Phlegmasia cerulea dolens in a case of metastatic prostate cancer
Shih-Ting Chiu, Kuo-How Huang
Department of Urology, National Taiwan University Hospital
Phlegmasia cerulea dolens (PCD, painful blue leg) is an uncommon form of extensive deep vein thrombosis in drainage system in pelvis or limbs. The symptoms are characterized with acute edema, pain and violaceous discoloration of the affected limb. Further complications include gangrene, compartment syndrome, pulmonary embolism, shock and death. Thus, PCD warrants more aggressive treatment if diagnosed. Here we presented a case with metastatic prostate cancer and PCD.
Our case is an 85-year-old man had underlying disease of prostate cancer, hypertension, diabetes mellitus, chronic deep vein thrombosis, peripheral arterial occlusive disease and bilateral hydronephrosis secondary to prostate cancer. He had been diagnosed with prostate cancer for 3 years, iPSA 33, Gleason score 4+4, with bladder neck invasion and pubic bone metastasis, and received regular androgen deprivation therapy with leuprorelin as well as enzalutamide. He presented with acute onset pain and edema in right root and cyanosis in toes. The dorsalis pedis pulsation was weak but present, and the foot was still warm. His vital signs were within normal limits. Laboratory test showed normal white blood cell count (7.9K/uL) and normal coagulation test but elevated D-dimer level (12.67 ug/mL, cut-off <0.5 ug/mL). Blood culture was negative. The affected area progressed within days, with cyanosis in the distal one-third of the foot and erythema from foot to calf. Vascular ultrasound found patent flow in popliteal artery and posterior tibial artery, and thrombosis in right femoral vein. Phlegmasia cerulea dolens was impressed. Enoxaparin subcutaneous injection was initiated. Aggressive thrombolytic therapy was not intended because of concurrent hematuria and gastrointestinal bleeding. The patient died two months later due to aspiration pneumonia.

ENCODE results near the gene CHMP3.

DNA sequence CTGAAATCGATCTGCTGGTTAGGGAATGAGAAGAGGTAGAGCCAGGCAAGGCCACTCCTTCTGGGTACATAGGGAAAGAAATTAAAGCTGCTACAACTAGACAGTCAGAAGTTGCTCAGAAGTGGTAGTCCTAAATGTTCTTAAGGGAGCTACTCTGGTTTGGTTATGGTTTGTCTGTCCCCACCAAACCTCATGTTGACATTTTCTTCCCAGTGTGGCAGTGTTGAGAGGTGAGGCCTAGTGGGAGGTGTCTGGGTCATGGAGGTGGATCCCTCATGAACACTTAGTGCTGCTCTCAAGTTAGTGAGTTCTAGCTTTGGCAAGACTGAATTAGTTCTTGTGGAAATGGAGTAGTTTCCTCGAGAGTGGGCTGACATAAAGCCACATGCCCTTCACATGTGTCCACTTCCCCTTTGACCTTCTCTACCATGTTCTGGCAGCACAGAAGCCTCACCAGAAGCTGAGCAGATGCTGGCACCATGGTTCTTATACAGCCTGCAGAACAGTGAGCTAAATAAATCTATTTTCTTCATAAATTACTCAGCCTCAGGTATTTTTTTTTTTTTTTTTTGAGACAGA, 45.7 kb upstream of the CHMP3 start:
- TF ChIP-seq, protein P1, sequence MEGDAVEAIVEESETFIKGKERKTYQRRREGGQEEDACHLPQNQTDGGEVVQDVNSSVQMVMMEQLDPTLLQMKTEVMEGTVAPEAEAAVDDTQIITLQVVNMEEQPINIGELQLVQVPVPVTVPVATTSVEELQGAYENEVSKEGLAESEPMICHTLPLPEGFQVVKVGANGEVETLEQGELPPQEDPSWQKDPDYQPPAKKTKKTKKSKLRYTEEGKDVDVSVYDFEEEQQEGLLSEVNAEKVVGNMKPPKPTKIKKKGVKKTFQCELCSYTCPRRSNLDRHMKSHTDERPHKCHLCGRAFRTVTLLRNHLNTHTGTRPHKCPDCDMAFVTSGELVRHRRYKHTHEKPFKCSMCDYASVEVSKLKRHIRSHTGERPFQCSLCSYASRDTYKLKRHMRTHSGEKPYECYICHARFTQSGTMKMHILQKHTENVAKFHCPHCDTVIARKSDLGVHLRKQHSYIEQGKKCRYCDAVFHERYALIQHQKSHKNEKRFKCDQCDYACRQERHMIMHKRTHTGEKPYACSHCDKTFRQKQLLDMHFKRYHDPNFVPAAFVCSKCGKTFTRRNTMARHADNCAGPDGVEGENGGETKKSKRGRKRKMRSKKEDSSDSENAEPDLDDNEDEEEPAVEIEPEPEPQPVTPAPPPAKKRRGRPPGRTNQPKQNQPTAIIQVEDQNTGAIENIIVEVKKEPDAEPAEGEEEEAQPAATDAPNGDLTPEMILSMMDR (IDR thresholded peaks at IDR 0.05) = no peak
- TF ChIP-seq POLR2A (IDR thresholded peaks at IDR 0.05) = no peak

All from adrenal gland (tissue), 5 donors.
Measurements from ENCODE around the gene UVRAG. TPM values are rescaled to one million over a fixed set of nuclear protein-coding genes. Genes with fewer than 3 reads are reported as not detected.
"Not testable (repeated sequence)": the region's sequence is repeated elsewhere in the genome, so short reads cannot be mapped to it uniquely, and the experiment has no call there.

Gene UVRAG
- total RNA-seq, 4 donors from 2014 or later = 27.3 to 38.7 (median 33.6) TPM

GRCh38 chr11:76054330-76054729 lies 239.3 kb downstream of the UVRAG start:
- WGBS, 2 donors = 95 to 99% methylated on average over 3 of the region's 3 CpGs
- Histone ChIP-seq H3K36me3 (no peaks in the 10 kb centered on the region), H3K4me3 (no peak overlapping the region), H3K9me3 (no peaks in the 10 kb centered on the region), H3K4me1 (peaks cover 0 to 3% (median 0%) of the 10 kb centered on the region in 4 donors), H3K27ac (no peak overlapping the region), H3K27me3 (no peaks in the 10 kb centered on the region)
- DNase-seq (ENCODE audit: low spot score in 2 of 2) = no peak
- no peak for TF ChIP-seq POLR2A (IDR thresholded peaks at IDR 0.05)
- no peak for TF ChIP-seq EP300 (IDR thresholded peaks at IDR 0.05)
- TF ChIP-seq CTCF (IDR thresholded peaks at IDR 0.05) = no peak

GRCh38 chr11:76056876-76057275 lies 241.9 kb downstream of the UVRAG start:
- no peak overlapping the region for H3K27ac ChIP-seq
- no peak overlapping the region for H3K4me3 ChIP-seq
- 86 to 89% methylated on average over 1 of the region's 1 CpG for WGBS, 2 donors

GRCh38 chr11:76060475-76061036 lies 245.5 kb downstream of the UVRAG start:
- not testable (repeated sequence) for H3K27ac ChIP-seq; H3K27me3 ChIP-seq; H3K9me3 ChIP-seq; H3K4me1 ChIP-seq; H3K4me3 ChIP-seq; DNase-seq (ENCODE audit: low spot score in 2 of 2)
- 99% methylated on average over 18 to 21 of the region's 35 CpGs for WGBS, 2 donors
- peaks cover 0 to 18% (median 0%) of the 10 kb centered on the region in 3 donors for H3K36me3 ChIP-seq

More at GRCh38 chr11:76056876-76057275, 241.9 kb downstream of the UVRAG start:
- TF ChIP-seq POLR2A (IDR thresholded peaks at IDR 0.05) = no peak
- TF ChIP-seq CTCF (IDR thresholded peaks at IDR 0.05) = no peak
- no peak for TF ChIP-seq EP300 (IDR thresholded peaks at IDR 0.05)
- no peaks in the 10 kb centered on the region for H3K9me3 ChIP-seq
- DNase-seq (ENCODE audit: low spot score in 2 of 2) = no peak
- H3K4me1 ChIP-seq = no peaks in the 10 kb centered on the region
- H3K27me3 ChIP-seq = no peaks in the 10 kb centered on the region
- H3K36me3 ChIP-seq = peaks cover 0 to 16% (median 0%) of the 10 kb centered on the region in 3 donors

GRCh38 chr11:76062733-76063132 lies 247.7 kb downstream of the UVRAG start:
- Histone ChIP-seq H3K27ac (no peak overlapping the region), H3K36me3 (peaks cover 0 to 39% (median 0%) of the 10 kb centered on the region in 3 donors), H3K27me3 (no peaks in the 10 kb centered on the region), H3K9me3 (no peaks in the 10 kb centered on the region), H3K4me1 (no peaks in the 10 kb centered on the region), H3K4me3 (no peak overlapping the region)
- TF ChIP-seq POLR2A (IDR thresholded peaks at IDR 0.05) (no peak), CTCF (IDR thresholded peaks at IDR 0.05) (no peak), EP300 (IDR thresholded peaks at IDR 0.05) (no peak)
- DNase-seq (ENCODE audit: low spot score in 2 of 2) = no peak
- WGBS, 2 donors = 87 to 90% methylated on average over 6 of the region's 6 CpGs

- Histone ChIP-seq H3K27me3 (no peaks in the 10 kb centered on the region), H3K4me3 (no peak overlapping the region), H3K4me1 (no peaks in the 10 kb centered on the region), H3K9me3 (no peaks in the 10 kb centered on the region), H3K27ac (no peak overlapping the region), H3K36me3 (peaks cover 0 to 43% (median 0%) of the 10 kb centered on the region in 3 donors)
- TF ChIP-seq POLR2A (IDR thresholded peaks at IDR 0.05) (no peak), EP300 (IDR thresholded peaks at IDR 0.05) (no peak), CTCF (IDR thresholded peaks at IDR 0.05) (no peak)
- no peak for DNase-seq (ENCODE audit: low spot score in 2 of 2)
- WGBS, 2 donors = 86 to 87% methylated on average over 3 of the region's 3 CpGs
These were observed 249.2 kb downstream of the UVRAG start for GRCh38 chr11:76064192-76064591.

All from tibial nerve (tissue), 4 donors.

Risks of developing PCD are malignancy, hypercoagulable state, trauma, pregnancy, and previous femoral vein catheterization. Emergent management to save the limb include systemic anticoagulation, catheter-directed thrombolysis and surgical thrombectomy. PCD-related malignancy has been described in various cancers, mostly in testicular cancer, pancreatic carcinoma, cholangiocarcinoma while prostate cancer was seldom reported. Our case is on androgen deprivation therapy for years, which is considered as an increased risk for venous thrombosis in prostate cancer patients.